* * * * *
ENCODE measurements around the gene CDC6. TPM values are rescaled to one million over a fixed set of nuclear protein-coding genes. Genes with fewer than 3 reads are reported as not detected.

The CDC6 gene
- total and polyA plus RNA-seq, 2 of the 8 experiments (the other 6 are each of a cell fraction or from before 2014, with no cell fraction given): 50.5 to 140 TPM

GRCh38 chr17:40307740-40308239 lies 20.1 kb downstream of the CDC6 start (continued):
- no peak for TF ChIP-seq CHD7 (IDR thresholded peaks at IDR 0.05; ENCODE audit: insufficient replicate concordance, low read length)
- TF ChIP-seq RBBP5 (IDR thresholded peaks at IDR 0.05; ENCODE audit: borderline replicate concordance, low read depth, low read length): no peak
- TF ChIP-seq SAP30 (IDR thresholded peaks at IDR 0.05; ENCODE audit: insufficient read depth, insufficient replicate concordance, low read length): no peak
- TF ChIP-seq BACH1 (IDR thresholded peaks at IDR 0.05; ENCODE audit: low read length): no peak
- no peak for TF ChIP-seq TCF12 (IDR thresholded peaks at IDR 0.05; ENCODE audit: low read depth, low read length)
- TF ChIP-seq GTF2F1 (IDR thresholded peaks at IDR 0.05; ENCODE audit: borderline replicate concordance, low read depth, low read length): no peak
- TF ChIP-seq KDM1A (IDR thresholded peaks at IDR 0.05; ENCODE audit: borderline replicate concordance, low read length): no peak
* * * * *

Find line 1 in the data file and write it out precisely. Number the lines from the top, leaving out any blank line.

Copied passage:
ENCODE measurements around the gene CDC6. TPM values are rescaled to one million over a fixed set of nuclear protein-coding genes. Genes with fewer than 3 reads are reported as not detected.